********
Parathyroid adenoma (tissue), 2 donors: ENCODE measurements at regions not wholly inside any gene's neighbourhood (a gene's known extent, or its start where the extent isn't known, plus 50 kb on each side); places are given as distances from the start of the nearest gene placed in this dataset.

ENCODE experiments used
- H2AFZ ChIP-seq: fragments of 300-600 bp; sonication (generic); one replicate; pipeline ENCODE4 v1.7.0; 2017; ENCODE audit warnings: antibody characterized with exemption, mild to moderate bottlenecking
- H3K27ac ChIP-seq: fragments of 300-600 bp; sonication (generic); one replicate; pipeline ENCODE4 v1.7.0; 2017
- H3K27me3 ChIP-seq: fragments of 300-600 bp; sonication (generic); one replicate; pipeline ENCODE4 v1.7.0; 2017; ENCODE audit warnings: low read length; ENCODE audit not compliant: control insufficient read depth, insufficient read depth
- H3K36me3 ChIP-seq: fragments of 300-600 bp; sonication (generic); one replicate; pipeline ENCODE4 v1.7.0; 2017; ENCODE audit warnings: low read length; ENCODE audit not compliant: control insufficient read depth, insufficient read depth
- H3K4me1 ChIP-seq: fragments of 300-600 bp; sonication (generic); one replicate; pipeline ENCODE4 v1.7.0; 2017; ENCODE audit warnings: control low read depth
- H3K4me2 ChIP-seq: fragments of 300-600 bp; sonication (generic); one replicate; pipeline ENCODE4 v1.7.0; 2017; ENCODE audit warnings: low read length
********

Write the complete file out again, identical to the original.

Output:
Parathyroid adenoma (tissue), 2 donors: ENCODE measurements at regions not wholly inside any gene's neighbourhood (a gene's known extent, or its start where the extent isn't known, plus 50 kb on each side); places are given as distances from the start of the nearest gene placed in this dataset.

ENCODE experiments used
- H2AFZ ChIP-seq: fragments of 300-600 bp; sonication (generic); one replicate; pipeline ENCODE4 v1.7.0; 2017; ENCODE audit warnings: antibody characterized with exemption, mild to moderate bottlenecking
- H3K27ac ChIP-seq: fragments of 300-600 bp; sonication (generic); one replicate; pipeline ENCODE4 v1.7.0; 2017
- H3K27me3 ChIP-seq: fragments of 300-600 bp; sonication (generic); one replicate; pipeline ENCODE4 v1.7.0; 2017; ENCODE audit warnings: low read length; ENCODE audit not compliant: control insufficient read depth, insufficient read depth
- H3K36me3 ChIP-seq: fragments of 300-600 bp; sonication (generic); one replicate; pipeline ENCODE4 v1.7.0; 2017; ENCODE audit warnings: low read length; ENCODE audit not compliant: control insufficient read depth, insufficient read depth
- H3K4me1 ChIP-seq: fragments of 300-600 bp; sonication (generic); one replicate; pipeline ENCODE4 v1.7.0; 2017; ENCODE audit warnings: control low read depth
- H3K4me2 ChIP-seq: fragments of 300-600 bp; sonication (generic); one replicate; pipeline ENCODE4 v1.7.0; 2017; ENCODE audit warnings: low read length